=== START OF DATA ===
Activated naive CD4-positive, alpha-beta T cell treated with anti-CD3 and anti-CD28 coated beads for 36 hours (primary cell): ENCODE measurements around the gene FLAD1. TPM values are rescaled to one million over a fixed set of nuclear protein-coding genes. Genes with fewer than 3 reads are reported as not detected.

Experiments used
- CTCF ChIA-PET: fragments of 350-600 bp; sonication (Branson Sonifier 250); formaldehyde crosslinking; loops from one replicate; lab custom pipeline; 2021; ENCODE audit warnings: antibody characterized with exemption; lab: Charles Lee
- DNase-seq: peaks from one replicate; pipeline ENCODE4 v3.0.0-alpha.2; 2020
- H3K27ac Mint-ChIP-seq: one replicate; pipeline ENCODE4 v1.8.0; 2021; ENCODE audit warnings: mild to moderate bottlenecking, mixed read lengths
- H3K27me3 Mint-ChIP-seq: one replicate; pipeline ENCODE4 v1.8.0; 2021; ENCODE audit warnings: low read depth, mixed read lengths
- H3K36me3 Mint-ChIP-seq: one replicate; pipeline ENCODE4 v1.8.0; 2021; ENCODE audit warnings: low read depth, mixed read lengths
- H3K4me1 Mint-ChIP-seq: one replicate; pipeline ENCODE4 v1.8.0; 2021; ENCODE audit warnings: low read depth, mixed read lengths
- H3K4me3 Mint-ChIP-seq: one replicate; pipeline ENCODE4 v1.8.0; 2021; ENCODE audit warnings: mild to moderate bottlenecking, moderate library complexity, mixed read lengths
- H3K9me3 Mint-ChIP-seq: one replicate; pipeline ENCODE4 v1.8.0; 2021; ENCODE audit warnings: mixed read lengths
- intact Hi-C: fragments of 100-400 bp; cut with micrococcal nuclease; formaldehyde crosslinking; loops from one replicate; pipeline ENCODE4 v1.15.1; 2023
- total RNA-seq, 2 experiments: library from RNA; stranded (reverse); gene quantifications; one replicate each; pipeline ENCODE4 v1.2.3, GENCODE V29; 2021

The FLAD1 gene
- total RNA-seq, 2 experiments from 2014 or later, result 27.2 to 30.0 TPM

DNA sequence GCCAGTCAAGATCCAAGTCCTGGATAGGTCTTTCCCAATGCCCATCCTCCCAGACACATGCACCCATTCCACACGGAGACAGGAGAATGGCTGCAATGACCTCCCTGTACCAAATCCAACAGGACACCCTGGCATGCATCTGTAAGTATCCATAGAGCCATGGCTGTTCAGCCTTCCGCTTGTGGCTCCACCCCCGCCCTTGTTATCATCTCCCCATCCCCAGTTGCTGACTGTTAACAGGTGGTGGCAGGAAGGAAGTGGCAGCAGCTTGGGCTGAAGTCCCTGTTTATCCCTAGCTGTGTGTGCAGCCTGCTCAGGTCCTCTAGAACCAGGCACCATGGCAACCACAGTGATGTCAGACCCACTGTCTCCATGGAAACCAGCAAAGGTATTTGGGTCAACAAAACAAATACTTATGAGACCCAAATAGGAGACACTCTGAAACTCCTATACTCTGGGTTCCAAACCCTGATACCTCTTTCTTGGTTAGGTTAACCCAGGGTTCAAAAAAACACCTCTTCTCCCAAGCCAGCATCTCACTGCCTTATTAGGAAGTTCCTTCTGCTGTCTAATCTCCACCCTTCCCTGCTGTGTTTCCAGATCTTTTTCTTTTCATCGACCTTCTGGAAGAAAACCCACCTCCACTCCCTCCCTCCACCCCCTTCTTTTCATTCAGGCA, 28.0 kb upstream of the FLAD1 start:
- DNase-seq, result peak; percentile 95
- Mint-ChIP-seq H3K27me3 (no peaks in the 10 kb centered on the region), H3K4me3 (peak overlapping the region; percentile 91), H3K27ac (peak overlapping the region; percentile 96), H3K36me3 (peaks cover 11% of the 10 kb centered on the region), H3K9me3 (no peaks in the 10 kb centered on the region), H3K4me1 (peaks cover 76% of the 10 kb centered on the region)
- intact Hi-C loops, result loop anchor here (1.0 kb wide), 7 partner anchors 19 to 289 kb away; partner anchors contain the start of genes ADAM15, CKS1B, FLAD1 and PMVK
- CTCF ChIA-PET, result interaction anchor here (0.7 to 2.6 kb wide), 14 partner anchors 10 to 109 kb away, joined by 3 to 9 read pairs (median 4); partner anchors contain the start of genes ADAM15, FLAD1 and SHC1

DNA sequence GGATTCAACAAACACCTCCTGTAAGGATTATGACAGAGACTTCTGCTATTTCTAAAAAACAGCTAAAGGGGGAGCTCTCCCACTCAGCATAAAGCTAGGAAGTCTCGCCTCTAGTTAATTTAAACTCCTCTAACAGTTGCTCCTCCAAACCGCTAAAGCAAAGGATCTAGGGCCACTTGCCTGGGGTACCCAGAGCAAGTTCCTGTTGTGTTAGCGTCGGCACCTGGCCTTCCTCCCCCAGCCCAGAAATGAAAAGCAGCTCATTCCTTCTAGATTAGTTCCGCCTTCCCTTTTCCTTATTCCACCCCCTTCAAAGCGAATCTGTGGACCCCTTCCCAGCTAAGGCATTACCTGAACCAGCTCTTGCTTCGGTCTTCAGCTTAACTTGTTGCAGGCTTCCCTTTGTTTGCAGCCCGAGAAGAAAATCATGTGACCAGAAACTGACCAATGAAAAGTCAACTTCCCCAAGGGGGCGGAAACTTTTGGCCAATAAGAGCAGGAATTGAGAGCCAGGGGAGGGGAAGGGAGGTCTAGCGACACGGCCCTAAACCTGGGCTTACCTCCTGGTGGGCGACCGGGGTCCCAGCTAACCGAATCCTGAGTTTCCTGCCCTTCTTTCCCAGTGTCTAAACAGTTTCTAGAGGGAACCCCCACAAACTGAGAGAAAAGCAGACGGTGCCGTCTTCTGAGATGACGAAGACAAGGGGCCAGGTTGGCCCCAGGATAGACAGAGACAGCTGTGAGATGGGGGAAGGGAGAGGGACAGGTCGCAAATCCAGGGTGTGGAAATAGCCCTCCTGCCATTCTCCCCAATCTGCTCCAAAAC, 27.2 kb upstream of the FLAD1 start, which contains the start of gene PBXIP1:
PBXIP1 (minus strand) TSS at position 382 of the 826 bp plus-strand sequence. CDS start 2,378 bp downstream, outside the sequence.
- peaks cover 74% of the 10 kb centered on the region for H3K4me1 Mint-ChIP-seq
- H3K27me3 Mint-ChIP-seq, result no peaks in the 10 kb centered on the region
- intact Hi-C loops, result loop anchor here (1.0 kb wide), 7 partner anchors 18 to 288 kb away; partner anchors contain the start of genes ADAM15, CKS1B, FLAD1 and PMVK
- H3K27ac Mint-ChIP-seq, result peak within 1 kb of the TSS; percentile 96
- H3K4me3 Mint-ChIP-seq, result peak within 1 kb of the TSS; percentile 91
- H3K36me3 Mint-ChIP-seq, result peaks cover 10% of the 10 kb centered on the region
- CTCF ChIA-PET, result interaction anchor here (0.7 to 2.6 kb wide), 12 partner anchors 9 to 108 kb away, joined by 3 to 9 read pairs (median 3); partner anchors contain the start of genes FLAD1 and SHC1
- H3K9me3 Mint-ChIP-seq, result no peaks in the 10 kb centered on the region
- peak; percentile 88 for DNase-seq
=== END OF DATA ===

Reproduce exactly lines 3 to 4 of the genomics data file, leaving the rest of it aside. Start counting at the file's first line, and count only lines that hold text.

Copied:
- CTCF ChIA-PET: fragments of 350-600 bp; sonication (Branson Sonifier 250); formaldehyde crosslinking; loops from one replicate; lab custom pipeline; 2021; ENCODE audit warnings: antibody characterized with exemption; lab: Charles Lee
- DNase-seq: peaks from one replicate; pipeline ENCODE4 v3.0.0-alpha.2; 2020